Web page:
Toronto will learn money can't buy you love or a Championship

By Nik Swartz
Jose Reyes Emilio Bonifacio Miami Marlins
Daniel Shirey-US PRESSWIRE

Hopefully everyone is getting over the hangover from all the blue flavored Kool-Aid they drank, following the Toronto Blue Jays trade with the Miami Marlins, because now it’s time to come back to reality. As with all big trades, involving big names, that favor one team, the consensus is instantly that the team is the now the new “Dream Team”.

This happens in every sport, every year when a team gets a crew of high quality free-agents and is instantly anointed THE team. No one has made the mistake of labeling the Jays the “Dream Team”, because that reference is worse than the Madden curse, but with drool coming off everything involving this trade, the label isn’t needed to understand what is expected from the Jays before even playing a single game together.

The reality is that rarely do these teams ever pan out. Not more than five minutes after the trade hit the news; the Blue Jays are going to be the AL East Champions, are the team to beat in the American League and in some places, the favorite to win the 2013 World Series.

So as every “expert” jumped on the normally empty Jays bandwagon, now is the time to smack some reality into the picture. The Blue Jays did acquire good players in Jose Reyes, Josh Johnson, Mark Buehrle, John Buck, and Emilio Bonifacio in exchange for far less; but all that means nothing right now except they have a much higher payroll. The angry fans in Miami do know a thing or two about high expectations, potential and being the team to beat. Now, less than a year later, they sit with nothing more than higher taxes and a lot of questions. Oddly enough, some of these same players headed north of the border were the same players that were going to bring baseball back to South Beach, especially since they had it all – new stadium, new coach, and a bunch of high priced free agents brought in to bring a title to Miami.

How did that work out?

With all the buzz of this trade, it is a surprise MLB has not already started making the rings for the 2013 Jays; because on paper they are great, after just robbing the most dysfunctional and worst franchise in sports, of course they are going to win it all.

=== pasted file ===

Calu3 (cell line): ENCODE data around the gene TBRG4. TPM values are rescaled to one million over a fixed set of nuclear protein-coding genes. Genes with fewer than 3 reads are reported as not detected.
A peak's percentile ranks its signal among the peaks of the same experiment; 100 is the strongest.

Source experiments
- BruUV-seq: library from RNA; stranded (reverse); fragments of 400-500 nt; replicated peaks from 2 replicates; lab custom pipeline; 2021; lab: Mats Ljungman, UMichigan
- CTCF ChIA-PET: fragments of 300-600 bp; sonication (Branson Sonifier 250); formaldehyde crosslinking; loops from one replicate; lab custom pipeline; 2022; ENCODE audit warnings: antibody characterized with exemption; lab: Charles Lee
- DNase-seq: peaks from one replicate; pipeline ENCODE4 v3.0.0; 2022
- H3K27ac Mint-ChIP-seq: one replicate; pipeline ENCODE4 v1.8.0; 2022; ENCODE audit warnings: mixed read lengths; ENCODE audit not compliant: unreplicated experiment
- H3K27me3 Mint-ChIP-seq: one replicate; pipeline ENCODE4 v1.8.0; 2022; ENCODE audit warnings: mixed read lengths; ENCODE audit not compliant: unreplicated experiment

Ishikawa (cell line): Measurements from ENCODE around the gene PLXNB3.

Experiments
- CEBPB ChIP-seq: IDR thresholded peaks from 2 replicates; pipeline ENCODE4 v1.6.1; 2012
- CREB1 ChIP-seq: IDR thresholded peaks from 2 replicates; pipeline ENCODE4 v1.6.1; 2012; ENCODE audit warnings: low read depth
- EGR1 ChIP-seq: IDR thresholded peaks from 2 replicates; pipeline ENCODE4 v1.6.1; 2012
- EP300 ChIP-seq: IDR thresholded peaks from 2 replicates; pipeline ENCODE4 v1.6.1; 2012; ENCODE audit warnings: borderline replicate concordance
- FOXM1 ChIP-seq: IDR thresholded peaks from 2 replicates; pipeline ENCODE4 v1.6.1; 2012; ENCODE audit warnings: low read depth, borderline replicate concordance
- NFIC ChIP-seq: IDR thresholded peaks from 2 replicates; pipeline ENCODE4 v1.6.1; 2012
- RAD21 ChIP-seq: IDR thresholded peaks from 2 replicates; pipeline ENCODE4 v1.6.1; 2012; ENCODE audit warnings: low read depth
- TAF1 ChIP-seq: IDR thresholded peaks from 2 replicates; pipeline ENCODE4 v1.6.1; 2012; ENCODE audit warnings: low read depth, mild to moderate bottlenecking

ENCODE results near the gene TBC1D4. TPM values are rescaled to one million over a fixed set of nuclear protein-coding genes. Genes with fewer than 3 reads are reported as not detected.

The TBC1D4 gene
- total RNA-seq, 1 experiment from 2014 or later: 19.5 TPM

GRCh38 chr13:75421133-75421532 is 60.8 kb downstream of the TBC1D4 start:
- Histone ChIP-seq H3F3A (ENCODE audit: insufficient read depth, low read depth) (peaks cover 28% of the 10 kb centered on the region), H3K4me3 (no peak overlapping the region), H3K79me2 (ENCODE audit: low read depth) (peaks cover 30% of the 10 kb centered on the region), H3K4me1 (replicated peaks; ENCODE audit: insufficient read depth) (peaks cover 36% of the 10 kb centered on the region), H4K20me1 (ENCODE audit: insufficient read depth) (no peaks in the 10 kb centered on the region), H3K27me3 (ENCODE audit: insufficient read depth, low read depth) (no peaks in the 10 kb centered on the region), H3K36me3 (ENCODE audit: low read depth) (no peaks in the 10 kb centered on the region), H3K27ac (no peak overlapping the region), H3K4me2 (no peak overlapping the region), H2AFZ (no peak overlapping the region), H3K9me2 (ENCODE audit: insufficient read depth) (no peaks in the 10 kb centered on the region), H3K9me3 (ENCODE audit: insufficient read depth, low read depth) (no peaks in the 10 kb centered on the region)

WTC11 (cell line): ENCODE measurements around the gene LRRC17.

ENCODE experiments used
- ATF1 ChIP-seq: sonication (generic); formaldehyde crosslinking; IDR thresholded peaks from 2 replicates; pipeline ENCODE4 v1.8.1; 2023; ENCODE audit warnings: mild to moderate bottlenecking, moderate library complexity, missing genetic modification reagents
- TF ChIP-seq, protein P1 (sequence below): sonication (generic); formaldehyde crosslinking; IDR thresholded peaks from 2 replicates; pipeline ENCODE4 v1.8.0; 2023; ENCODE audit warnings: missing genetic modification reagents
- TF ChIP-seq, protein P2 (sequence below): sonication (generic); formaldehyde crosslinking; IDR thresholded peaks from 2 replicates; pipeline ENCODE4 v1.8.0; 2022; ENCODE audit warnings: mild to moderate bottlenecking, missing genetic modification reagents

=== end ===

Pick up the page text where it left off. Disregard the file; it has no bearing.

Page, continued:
The Jays were a good team that fell off the radar in 2012 as their injuries mounted up, but now they have acquired a slew of good players, ones that can help them battle in the tough AL East. The problem is, too often in sports when a team makes such a big splash in free-agency, the sports world instantly jumps on them as favorites without a single game being played.

Just as the Los Angeles Dodgers did late in 2012, grabbing top players from two teams. The Dodgers were the talk of the league and were going to catch the 2012 World Series Champion San Francisco Giants; how could they not, with the Giants losing one of their best players to a suspension and the ace of their staff having his worst year in the majors, it was a sure bet. The Dodgers would win the NL West because they had the big names and all the stars aligned for a championship.

The problem is games aren’t just won because of big names and championships are not handed over to the team with the biggest payroll, as evident with the slumping New York Yankees and those Dodgers, whose owners seem to have endless pockets, the games are won on the field.

Right now the Jays look good, but the only title they have won is on paper and many paper champions have come and gone over the years in professional sports, with very few amounting to much more than being labeled the team that should have. Not many, if any, of the paper champs actually come close to the high bar of expectations the sports world and their fans have set for them.

So before the parade gets prepared and they find the singer for O Canada, the Jays and their fans should remember they play 162 games for a reason and if money and big names were all a team needed to win, the Yankees would have 50 rings by now.

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